a classic is something that's remembered, something that outlives its
original audience, its voice resonating rather than fading through time,
inspiring us into perpetuity. Rosnah is such a classic for
me. Though I never saw the original performance in 1996, several years
ago I had the fortune of reading it in Haresh Sharma's This Chord
and Others: A Collection of Six Plays. And what a trip that was,
to explore through a series of monologues of the voice of a young Malay
woman studying in London, faced with the fears of cultural loss and
shaming the family and community.
Consequently, when I read that a new performance of Rosnah
would be staged for this year's Singapore Fringe Festival, I promptly
asked for a reviewer's ticket. Certainly, I was prepared for disappointment
- the pitifully small audience suggested that the play has been less
widely lauded as a classic than I'd assumed. Anyway, could this new
Rosnah meet the high standards of my envisioned one-woman show?
Happily, it did. What emerged onstage on Thursday night was a powerful
performance, running the emotional gamut from playful hilarity to sombre
introspection, directed by Alin Mosbit, the original Rosnah,
in collaboration with emerging actress Siti Khalijah bte Zainal. The
multiple voices that the play demanded spilled beautifully from Siti's
throat, and the collaborative effort put into renewing a ten-year-old
play through additional sources and texts resulted in a colourful, poignant
new constellation of dramatic voices. Yet while the words of the play
came alive, the visuals were often unsatisfying, with neither the set
design nor the bodily expressiveness of the actress equaling the strengths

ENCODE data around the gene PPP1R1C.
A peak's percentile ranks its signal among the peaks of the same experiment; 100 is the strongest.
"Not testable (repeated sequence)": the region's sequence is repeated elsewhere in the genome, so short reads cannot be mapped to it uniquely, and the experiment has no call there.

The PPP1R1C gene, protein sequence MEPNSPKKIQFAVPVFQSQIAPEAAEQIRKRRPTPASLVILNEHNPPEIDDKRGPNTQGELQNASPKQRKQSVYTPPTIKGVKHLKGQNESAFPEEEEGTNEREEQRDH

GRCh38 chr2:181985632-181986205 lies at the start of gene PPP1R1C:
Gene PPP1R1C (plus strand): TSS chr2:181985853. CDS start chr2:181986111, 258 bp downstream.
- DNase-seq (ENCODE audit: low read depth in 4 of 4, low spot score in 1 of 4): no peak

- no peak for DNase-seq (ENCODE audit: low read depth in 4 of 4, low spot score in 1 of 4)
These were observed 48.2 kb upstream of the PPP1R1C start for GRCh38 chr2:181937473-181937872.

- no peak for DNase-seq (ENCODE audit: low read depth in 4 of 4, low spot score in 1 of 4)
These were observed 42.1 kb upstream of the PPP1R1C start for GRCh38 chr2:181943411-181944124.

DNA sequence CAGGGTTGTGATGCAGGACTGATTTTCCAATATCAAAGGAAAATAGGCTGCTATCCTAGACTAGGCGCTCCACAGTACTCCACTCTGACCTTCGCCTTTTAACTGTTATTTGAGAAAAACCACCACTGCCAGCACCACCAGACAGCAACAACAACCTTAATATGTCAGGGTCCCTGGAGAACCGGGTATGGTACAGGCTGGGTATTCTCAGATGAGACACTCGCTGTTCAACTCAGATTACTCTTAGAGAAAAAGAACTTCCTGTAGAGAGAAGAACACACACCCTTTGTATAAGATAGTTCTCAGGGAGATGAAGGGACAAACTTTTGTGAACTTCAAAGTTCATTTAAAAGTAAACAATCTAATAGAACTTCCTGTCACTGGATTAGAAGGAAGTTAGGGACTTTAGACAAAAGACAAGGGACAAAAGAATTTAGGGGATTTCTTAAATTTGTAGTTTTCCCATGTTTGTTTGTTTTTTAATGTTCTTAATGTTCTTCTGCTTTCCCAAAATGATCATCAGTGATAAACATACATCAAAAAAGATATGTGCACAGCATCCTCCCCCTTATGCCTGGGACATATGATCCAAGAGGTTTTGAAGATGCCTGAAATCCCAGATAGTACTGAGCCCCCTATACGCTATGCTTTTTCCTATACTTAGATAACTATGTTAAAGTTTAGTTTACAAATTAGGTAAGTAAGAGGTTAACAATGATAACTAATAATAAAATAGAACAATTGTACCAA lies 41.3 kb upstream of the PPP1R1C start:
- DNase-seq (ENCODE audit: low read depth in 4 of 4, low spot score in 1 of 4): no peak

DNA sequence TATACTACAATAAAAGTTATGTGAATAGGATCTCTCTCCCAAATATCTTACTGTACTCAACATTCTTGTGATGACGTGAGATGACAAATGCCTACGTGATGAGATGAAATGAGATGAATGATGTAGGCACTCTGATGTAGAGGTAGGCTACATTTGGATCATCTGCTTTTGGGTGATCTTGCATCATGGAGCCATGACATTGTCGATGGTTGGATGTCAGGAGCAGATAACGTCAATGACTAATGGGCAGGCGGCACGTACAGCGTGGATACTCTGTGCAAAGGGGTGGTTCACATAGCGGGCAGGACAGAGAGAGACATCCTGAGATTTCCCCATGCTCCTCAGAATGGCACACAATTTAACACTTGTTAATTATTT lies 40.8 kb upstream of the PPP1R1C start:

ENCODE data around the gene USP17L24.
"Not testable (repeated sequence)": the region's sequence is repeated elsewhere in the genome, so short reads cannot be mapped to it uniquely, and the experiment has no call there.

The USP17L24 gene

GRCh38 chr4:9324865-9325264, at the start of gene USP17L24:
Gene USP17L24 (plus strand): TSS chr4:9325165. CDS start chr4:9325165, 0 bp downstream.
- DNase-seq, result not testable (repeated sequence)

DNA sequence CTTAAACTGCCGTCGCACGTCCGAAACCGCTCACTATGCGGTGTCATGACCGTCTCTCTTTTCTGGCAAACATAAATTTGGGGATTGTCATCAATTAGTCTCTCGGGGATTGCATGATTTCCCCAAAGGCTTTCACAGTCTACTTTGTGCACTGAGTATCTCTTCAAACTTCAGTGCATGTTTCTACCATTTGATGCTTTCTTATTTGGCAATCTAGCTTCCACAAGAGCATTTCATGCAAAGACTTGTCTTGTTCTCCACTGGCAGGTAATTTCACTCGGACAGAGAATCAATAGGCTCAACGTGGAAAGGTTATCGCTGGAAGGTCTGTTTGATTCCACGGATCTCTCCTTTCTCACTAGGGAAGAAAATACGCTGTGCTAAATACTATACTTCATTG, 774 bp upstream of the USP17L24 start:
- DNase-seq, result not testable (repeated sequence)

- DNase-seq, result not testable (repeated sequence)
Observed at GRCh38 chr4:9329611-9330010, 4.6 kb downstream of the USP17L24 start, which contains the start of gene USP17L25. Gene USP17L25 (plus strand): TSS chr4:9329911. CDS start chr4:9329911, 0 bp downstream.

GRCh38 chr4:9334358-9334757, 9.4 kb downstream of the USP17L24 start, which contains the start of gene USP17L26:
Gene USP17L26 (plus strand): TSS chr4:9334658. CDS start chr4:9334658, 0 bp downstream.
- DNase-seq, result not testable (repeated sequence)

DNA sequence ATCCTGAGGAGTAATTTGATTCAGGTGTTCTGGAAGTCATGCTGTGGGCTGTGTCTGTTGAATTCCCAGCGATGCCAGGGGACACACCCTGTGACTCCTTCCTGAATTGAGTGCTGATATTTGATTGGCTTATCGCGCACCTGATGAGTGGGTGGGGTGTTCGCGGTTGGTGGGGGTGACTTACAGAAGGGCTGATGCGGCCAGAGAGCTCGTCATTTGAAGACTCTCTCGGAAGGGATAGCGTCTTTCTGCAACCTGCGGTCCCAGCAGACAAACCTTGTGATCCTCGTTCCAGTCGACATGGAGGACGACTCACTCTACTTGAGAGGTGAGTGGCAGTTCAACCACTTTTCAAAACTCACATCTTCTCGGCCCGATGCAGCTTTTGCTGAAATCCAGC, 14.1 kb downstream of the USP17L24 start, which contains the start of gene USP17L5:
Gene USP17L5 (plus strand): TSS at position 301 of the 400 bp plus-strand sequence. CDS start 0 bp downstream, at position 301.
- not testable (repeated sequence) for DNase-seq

of the spoken performance.
One can understand the directiorial rationale for setting the stage
as a white bedroom, the bed clad in a blanket of discreet frills, the
actress herself dressed in a white nightgown. An intimate journey into
the feminine psyche might, by association, be best housed in lacy linens.
But the resulting landscape, half between minimalism and realism, made
the play resemble a pre-teen slumber party show-and-tell, trivialising
it somewhat. Still stranger was the placement of a projection screen
of rippled fabric on far stage right, yielding an unaesthetic distortion
of projected images, the distance from stage centre turning what could
have been a dramatically enveloping backdrop into a half-hidden visual
accompaniment with little dramatic impact.
Siti herself seemed on occasion imprecise in her movements and postures,
leaving a few scenes strangely static, especially when she narrated
and enacted the legend of the legendary warrior woman Siti Zubaidah.
Nonetheless, on the whole, her performance was a triumph. Despite her
youth, she excelled in her vocal portrayal of the plethora of characters
Rosnah draws upon, including her slutty antithesis Maslinda,
her white philosopher boyfriend Edward, her parents, her Malaccan grandmother
(which she did to heart-wrenching perfection), and even herself as actress,
breaking the fourth wall to interact with the audience.
Abandoning the scripted interjections, Siti brought her own girlish